So instead of helping Europeans understand what’s at stake here, most of the media and the NGO community (like Amnesty International) have done their best to spin this story as one of violations of human rights on “both sides” with a heavy focus on Israeli misdeeds. The prisoners were considered as “equal,” and Israeli primarily held accountable by the Geneva Convention for the treatment of enemy combatants when, in reality, the only one protected under these conditions was Shalit, a uniformed soldier kidnapped on his own soil in non-combat situation, and the thousand Palestinian prisoners where convicted in a court, primarily of crimes related to terror attacks on civilians (an, alas, necessary redundancy in these days of sophism).
Thus, the NYT’s Robert Mackee could speak glibly about the “joy of parents on both sides” at the return of prisoners, and the UN could voice its concern that the prisoners Israel released might be subject to illegal forced transfer. “Returning people to places other than their habitual places of residence is in contradiction to international humanitarian law.” The UN’s exquisite concern for the full exercise of free will by convicted mass murderers illustrates the problem. Humanitarian discourse has been turned on its head to protect the ugliest players in this particular game, threatened by ugly forces within their own society, all the while implying that Israel, in its haste to get its own soldier back, trampled their rights and violated humanitarian law. Not surprisingly this led Ban Ki Moon to a moment of moral vertigo where he denounced the violation of everyone’s rights.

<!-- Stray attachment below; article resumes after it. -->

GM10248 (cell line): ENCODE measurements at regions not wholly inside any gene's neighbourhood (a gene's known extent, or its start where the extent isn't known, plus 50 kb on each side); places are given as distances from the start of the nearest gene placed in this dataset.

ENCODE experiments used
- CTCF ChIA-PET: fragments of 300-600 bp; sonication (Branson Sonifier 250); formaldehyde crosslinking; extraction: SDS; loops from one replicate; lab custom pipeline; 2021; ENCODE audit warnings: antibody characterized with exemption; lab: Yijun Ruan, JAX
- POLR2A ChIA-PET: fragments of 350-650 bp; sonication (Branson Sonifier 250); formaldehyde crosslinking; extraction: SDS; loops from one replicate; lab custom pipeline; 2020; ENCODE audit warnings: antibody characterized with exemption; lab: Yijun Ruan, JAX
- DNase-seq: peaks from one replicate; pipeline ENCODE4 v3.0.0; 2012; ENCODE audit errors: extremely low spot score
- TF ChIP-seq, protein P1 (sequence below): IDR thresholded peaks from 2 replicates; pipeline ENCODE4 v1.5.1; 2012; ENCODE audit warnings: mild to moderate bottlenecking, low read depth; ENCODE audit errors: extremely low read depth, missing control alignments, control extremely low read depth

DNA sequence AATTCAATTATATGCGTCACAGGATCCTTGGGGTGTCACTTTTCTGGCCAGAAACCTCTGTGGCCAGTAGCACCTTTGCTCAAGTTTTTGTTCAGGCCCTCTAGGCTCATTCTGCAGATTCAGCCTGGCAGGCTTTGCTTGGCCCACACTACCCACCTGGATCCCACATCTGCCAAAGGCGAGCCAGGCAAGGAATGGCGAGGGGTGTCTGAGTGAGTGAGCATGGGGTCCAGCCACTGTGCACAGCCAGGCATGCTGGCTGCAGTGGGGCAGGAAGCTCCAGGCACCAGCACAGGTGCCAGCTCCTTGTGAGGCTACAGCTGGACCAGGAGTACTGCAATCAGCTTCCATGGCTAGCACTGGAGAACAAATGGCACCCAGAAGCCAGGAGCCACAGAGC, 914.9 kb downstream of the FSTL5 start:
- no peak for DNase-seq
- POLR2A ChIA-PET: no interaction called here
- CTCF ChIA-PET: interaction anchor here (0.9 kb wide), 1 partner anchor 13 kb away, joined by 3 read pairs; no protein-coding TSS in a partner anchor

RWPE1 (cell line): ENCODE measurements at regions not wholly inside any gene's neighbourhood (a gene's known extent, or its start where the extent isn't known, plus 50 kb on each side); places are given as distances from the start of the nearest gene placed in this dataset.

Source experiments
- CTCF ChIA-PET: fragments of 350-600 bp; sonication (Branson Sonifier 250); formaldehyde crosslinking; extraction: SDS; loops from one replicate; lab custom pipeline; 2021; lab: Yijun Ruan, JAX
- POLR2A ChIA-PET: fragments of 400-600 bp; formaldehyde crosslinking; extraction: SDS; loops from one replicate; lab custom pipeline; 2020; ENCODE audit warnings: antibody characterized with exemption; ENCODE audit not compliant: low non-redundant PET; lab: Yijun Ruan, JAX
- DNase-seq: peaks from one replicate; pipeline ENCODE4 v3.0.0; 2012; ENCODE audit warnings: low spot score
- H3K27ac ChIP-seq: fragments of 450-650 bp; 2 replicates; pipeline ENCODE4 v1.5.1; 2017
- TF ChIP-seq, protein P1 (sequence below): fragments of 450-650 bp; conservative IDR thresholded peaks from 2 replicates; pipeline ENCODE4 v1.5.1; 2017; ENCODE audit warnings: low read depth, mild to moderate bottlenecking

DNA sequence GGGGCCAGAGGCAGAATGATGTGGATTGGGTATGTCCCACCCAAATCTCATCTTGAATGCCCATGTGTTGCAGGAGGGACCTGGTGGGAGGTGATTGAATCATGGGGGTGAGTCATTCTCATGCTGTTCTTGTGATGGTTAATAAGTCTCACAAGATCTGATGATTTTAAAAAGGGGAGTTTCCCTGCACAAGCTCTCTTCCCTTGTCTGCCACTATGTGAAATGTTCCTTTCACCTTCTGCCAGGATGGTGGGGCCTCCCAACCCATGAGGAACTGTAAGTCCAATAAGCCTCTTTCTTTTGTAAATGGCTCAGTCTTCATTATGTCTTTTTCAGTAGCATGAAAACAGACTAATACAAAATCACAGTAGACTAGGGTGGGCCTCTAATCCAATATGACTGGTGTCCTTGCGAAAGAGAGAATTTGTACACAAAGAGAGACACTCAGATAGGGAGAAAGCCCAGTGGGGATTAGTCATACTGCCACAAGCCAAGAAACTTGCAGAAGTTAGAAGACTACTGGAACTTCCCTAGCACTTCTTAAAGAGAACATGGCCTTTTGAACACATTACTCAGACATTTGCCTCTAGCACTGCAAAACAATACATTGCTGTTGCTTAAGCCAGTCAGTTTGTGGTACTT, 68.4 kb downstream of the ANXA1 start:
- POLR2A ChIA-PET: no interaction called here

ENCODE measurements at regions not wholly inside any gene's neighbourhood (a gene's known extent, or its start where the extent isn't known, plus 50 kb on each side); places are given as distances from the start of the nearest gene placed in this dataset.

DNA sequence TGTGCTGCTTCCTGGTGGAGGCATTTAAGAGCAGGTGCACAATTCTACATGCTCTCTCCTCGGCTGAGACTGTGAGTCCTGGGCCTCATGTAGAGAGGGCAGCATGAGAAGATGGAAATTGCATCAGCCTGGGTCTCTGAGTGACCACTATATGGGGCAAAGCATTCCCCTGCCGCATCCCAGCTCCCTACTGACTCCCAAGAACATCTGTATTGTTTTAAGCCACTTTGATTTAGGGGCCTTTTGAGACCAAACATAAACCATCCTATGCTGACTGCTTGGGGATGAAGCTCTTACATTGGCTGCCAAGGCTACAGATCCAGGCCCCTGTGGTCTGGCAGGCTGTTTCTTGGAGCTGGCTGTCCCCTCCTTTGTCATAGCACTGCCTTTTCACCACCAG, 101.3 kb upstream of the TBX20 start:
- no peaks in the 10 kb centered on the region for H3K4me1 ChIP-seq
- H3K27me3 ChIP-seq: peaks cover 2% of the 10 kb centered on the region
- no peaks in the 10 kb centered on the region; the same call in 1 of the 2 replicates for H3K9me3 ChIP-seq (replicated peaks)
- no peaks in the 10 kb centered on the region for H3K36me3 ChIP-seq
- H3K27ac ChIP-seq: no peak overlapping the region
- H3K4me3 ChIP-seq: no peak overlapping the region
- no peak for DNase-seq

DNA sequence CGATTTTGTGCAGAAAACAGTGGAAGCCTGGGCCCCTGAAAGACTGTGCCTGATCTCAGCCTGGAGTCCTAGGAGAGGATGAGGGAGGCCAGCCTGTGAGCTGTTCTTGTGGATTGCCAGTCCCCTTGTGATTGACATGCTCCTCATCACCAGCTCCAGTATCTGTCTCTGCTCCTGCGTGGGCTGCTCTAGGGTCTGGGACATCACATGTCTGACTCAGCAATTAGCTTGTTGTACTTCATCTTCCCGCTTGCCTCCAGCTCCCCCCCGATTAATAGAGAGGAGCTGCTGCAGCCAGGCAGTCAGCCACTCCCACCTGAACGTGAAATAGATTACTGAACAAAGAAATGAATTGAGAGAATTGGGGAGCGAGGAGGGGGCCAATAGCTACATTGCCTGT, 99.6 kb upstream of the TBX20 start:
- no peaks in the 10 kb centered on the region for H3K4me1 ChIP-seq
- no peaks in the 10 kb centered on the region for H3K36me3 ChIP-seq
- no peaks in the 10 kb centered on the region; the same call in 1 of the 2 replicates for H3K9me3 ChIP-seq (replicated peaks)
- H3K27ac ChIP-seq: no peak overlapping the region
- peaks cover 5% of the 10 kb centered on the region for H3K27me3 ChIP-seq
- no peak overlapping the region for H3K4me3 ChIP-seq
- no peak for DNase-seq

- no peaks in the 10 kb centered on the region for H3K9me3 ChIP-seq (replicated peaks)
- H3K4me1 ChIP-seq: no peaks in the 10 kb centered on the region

Of course, in order to present the moral equivalence (if not inversion) of all the “prisoners” in the swap, one has to play down the heinous nature of the crimes and personalities of the Palestinian prisoners released. BBC Correspondent Jon Donnison showed the extent of ignorance and laziness among the supposedly professional news media by interviewing a man in prison for organizing and abetting several suicide bombings. (Because the attacks only injured but did not kill, he did not receive life sentences.) “You are 31 years old, 10 years in prison, serving a life sentence for being a member of Hamas, I mean, how do you feel today?” BBC viewers could be excused for sympathizing with a political prisoner, inhumanly incarcerated for belonging to an opposition party, free at last.